Women risk health to supply US food processors with palm oil
Women risk health to supply US food processors with palm oil
Wudan Yan email@example.com @wudanyan22
EKANBARU, Indonesia — Much of the palm oil used to keep our ice cream smooth, our chocolate shiny, and our margarine free of trans fats comes from the lush plantations of Indonesia and Malaysia. The big companies that produce the oil for food giants like Kellogg and Nestlé typically promise that it’s harvested in a way that protects both the environment and the workers.
Yet the women who work on the plantations here are suffering.
Their complaints about health risks have gained such momentum that the palm oil industry group just created a task force to address concerns of female workers.
While men are often assigned the heavy jobs of harvesting the spiky bunches of oil palm fruits, women typically take charge of spraying young trees with a potent cocktail of pesticides, insecticides, and herbicides.
In the tropical heat, they trudge through the rows of palms carrying plastic tanks loaded with chemicals, including paraquat, an herbicide banned in much of Europe. Hour after hour, they spray the tree trunks, often with no protection beyond a piece of cloth tied over their nose and mouth. They’re typically expected to work through a quota of chemical tanks in order to earn their daily wage.
EPA Pesticides Restrictions
Veteran plantation workers — and the human rights organizations fighting on their behalf — say the women are exposed to severe health hazards from handling the chemicals. Work accidents can cause infections or blindness or blistering of the skin. Documented health effects of long-term exposure to paraquat also include Parkinson’s disease, lung damage, and kidney and heart failure.
“Sometimes if we give the grass pesticide, it goes right back to our face,” said Minah, a 40-year old worker at a palm oil plantation in Riau. She and other workers interviewed asked to be identified by pseudonyms because they fear retaliation.
A cross-section of harvested palm oil fruits in Riau. Oil extracted from the orange fleshy mesocarp is used as cooking oil and in food products whereas oil from the white kernel is incorporated into detergents and cosmetics. Wudan Yan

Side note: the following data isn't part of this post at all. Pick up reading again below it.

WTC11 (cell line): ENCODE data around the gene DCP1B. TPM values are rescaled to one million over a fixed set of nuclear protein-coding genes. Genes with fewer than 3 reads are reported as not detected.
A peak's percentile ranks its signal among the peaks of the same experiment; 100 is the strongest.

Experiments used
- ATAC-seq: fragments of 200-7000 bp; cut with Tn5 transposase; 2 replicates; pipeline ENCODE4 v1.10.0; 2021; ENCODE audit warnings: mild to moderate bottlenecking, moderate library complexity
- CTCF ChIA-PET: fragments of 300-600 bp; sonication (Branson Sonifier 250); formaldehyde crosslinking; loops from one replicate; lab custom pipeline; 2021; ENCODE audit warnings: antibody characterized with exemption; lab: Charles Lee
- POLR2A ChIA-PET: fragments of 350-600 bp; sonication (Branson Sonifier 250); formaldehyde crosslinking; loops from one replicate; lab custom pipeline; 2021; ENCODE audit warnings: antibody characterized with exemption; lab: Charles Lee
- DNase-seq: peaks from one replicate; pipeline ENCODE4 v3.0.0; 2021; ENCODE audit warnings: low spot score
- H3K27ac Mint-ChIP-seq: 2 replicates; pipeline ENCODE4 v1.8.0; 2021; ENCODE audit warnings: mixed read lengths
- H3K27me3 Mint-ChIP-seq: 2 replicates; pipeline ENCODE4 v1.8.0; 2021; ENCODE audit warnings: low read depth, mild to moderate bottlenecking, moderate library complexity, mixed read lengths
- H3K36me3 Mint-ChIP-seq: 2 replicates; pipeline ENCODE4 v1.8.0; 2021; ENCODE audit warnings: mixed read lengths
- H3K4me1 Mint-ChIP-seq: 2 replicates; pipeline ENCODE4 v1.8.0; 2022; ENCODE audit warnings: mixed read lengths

A winding trip from plantation to grocery shelves
Palm oil makes its way into many processed foods, from instant noodles to cookies, as well as toiletries, such as shampoo, toothpaste, and soap. It’s also a component of lipstick and biodiesel.
Many food companies that use palm oil — along with major Asian producers and distributors — are members of the Roundtable of Sustainable Palm Oil, or RSPO, an industry organization that strives to ensure the plantations don’t exploit workers or ravage the forests, in part by certifying that plantations comply with a set of standards. But the organization has a backlog of complaints, and activists say violations persist.
And while Unilever, Colgate-Palmolive, Johnson & Johnson, Proctor & Gamble, General Mills, PepsiCo, Kraft Heinz, Nestlé, Con Agra, and Kellogg have all issued statements committing to buy palm oil from sources that adhere to environmental standards and international human rights laws, many of them work through complex chains of traders and suppliers, making it tough to fully verify conditions on the ground in Asia.
“We recognize more can be done within our own supply chain to independently verify that the palm oil we use is both environmentally and socially sustainable,” Unilever said in a statement.
“We recognize more can be done … to independently verify that the palm oil we use is both environmentally and socially sustainable.”
A spokesperson at Nestlé said that the company has been talking about labor concerns with Amnesty International and is “now developing a road map on labor rights in agricultural supply chains” that will include specific steps to ensure the company’s palm oil is harvested without exploitation.
Other companies that use Indonesian palm oil said they investigate any health or labor violations that come to light and demand corrective action.
DePue slag pile
But labor activists say too many companies blindly trust RSPO certification as a seal of approval, without doing their own research.
“Relying on RSPO alone is insufficient when it comes to labor issues,” said Seema Joshi, head of Amnesty International’s business and human rights team.
Even RSPO acknowledges that it has not solved the issues: “Our current guidelines are meant to provide adequate protection to workers,” said Stefano Savi, the group’s global outreach director. “This said, agriculture — including oil palm cultivation — and the regions where it is grown are challenging environments to secure the protection of human and labor rights.”